St Petersburg Bede. Attributed to Monkwearmouth-Jarrow Abbey in Northumbria between about 730-746, this contains larger opening letters in which metalwork styles of decoration can clearly be seen. There are thin bands of interlace within the members of letters. It also contains the earliest historiated initial, a bust probably of Pope Gregory I, which like some other elements of the decoration, clearly derives from a Mediterranean model. Colour is used, although in a relatively restrained way.
Book of Kells Usually dated to around 800, although sometimes up to a century earlier, the place of origin is disputed between Iona and Kells, or other locations. It is also often thought to have been begun in Iona and then continued in Ireland, after disruption from Viking raids; the book survives nearly intact but the decoration is not finished, with some parts in outline only. It is far more comprehensively decorated than any previous manuscript in any tradition, with every page (except two) having many small decorated letters. Although there is only one carpet page, the incipit initials are so densely decorated, with only a few letters on the page, that they rather take over this function. Human figures are more numerous than before, though treated in a thoroughly stylised fashion, and closely surrounded, even hemmed in, by decoration as crowded as on the initial pages. A few scenes such as the Temptation and Arrest of Christ are included, as well as a Madonna and Child, surrounded by angels (the earliest Madonna in a Western book). More miniatures may have been planned or executed and lost. Colours are very bright and the decoration has tremendous energy, with spiral forms predominating. Gold and silver are not used.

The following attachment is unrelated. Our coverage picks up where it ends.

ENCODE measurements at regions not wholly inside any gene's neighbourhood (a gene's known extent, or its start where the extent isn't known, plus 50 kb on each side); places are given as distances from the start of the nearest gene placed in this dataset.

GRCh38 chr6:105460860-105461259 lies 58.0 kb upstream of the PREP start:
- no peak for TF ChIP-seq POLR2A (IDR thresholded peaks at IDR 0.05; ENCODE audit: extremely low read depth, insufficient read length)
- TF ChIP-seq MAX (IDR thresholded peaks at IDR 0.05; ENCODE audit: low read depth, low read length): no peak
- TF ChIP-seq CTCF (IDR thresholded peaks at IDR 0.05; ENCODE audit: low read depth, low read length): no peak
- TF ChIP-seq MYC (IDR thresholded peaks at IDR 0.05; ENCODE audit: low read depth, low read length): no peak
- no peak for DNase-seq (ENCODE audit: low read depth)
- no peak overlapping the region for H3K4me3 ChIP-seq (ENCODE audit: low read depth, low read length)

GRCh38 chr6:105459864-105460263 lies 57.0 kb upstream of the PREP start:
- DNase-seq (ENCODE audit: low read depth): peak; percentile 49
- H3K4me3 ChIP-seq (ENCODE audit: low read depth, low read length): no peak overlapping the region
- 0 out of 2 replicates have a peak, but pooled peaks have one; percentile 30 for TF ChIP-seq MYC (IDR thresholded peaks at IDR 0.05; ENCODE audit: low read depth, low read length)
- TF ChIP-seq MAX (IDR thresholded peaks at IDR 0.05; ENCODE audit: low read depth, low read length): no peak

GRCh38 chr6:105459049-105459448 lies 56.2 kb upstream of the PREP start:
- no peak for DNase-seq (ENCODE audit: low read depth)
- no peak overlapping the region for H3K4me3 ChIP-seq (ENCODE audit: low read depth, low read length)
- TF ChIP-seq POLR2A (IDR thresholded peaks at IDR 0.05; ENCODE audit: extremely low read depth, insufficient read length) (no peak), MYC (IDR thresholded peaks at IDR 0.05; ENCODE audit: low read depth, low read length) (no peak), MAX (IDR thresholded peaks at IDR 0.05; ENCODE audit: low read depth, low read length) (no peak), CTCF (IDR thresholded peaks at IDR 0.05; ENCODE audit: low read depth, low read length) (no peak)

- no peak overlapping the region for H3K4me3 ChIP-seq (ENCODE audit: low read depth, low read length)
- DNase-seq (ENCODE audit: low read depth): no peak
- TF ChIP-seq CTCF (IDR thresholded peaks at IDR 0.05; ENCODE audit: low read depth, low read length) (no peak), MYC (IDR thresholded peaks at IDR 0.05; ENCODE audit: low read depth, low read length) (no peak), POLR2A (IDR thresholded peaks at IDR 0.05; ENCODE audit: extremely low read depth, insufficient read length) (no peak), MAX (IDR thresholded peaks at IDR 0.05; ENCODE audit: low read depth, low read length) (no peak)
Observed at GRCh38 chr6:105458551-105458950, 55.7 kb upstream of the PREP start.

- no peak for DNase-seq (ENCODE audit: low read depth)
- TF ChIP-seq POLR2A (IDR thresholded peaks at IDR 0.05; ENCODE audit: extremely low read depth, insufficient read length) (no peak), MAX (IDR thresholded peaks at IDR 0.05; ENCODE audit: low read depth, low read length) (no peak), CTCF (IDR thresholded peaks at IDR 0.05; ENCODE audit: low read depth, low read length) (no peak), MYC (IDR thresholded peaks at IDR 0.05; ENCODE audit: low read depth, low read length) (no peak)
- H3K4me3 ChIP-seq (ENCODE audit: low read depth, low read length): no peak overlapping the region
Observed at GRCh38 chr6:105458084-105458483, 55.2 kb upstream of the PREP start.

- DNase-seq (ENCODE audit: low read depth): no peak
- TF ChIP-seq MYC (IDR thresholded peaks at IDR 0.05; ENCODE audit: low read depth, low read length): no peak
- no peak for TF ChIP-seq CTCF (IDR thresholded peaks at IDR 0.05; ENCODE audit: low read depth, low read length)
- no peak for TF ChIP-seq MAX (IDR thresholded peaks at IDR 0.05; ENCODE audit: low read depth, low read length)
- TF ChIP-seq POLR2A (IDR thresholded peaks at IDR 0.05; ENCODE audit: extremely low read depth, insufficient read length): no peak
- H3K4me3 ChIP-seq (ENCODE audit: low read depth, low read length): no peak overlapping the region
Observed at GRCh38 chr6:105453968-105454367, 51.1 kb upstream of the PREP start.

A distinctive Insular type of book is the pocket gospel, inevitably much less decorated, but in several cases with Evangelist portraits and other decoration. Examples include the Book of Mulling, Book of Deer, Book of Dimma, and the smallest of all, the Stonyhurst Gospel (now British Library), a 7th century Anglo-Saxon text of the Gospel of John, which belonged to St Cuthbert and was buried with him. Its beautifully tooled goatskin cover is the oldest Western book-binding to survive, and a virtually unique example of insular leatherwork, in an excellent state of preservation.
Both Anglo-Saxon and Irish manuscripts have a distinctive rougher finish to their vellum, compared to the smooth-polished surface of contemporary continental and all late-medieval vellum.
In England the pull of a Continental style operated from very early on; the Gregorian mission from Rome had brought the St Augustine Gospels and other manuscripts now lost with them, and other books were imported from the continent early on. The 8th century Cotton Bede shows mixed elements in the decoration, as does the Stockholm Codex Aureus of similar period, probably written in Canterbury. In the Vespasian Psalter it is clear which element is coming to dominate. All these and other members of the "Tiberius" group of manuscripts were written south of the river Humber, but the Codex Amiatinus, of before 716 from Jarrow, is written in a fine uncial script, and its only illustration is conceived in an Italianate style, with no insular decoration. The dating is partly known from the grant of additional land secured to raise the generations of cattle, amounting to 2,000 head in all, which were necessary to make the vellum for three complete but unillustrated Bibles, which shows the resources necessary to make the large books of the period.